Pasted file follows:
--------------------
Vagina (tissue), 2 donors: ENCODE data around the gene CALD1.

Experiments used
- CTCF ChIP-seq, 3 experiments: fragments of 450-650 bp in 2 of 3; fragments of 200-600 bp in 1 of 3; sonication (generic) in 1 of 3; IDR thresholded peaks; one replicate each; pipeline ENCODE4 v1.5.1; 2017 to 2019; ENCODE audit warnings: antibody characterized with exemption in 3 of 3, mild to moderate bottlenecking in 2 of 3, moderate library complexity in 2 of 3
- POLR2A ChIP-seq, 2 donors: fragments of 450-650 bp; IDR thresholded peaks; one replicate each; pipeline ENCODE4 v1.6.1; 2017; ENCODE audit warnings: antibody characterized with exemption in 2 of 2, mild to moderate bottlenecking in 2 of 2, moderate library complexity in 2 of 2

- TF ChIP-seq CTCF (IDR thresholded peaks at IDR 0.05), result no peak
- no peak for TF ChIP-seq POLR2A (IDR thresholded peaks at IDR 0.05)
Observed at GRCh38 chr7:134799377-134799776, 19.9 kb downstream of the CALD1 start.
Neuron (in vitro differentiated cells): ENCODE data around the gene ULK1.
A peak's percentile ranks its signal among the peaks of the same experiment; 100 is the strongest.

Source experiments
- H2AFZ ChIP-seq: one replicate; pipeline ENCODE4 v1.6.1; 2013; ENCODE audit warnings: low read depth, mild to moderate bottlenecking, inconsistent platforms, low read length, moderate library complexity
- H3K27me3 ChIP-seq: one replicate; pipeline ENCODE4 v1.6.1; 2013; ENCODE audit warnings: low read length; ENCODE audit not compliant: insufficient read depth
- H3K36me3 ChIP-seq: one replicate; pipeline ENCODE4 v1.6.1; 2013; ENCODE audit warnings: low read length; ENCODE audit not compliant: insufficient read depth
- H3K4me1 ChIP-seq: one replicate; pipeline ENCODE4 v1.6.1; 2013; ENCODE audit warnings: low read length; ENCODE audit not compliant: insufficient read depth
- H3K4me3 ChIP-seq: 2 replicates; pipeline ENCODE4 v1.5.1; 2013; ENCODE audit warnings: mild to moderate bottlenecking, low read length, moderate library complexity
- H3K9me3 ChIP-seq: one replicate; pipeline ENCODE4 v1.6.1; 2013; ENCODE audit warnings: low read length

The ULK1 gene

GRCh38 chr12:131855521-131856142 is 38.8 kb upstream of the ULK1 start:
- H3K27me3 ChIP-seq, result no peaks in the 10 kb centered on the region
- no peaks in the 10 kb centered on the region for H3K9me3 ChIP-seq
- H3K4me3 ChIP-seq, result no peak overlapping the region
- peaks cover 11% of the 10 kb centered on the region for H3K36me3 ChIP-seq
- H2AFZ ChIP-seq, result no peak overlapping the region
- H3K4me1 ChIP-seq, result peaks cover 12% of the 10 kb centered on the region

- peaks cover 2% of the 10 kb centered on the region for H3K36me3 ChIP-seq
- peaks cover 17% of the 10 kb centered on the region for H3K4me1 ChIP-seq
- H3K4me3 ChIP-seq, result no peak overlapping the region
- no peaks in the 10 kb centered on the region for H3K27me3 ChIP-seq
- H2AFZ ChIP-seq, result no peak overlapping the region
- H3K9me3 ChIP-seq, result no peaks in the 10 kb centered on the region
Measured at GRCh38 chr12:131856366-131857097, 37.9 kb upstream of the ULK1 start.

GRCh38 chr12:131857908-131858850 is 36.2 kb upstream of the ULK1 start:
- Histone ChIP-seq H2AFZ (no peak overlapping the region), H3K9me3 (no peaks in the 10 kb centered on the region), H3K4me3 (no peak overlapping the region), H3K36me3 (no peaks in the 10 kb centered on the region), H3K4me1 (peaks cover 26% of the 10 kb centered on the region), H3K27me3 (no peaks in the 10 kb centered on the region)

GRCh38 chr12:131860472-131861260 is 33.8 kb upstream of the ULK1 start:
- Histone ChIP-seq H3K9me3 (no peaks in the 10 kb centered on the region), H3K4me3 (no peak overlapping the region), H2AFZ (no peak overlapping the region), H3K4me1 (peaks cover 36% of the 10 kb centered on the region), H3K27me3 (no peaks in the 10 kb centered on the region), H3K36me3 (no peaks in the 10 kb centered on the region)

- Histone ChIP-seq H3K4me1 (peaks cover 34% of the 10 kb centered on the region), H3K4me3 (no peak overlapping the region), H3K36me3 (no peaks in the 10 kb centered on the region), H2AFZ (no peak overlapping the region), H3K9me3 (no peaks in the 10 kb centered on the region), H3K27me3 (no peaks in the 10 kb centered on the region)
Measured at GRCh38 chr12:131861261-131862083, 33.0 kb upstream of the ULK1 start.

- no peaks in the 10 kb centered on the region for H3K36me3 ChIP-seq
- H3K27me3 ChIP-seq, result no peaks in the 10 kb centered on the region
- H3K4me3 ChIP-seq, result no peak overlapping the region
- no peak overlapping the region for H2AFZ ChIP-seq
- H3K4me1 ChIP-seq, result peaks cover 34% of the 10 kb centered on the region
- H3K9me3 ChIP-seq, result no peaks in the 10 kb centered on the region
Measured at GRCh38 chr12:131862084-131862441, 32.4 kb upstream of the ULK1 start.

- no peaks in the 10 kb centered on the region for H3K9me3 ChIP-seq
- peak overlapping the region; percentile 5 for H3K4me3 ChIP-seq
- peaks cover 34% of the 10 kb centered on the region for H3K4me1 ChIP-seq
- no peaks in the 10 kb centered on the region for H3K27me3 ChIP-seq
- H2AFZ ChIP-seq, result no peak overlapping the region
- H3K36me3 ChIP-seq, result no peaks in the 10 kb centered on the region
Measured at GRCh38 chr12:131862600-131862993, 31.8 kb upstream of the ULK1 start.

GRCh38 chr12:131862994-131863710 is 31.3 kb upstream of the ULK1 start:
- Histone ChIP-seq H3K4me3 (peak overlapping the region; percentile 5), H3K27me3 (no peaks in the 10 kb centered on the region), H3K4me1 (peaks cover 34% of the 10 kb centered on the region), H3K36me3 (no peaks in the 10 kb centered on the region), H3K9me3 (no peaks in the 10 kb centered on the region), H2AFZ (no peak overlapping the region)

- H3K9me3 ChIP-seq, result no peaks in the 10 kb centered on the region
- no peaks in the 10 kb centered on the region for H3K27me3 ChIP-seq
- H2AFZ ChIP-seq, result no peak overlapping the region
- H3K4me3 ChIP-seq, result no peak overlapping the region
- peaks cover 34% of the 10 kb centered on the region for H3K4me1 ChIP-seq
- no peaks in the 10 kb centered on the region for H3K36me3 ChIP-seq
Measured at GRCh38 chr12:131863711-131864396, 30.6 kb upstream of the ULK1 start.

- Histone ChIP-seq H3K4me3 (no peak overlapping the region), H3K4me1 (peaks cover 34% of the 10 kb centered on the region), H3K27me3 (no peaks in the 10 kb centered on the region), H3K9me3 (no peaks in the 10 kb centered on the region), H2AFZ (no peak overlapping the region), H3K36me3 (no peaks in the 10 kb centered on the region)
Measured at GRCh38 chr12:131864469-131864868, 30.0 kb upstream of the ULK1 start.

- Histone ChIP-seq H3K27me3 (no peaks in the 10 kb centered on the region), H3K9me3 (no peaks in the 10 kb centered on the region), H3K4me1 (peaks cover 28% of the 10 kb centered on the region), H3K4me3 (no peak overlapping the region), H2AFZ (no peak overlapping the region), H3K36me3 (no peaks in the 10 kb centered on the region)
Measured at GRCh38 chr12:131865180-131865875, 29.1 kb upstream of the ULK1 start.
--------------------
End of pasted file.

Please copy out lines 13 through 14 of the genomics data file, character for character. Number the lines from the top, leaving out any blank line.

- H3K36me3 ChIP-seq: one replicate; pipeline ENCODE4 v1.6.1; 2013; ENCODE audit warnings: low read length; ENCODE audit not compliant: insufficient read depth
- H3K4me1 ChIP-seq: one replicate; pipeline ENCODE4 v1.6.1; 2013; ENCODE audit warnings: low read length; ENCODE audit not compliant: insufficient read depth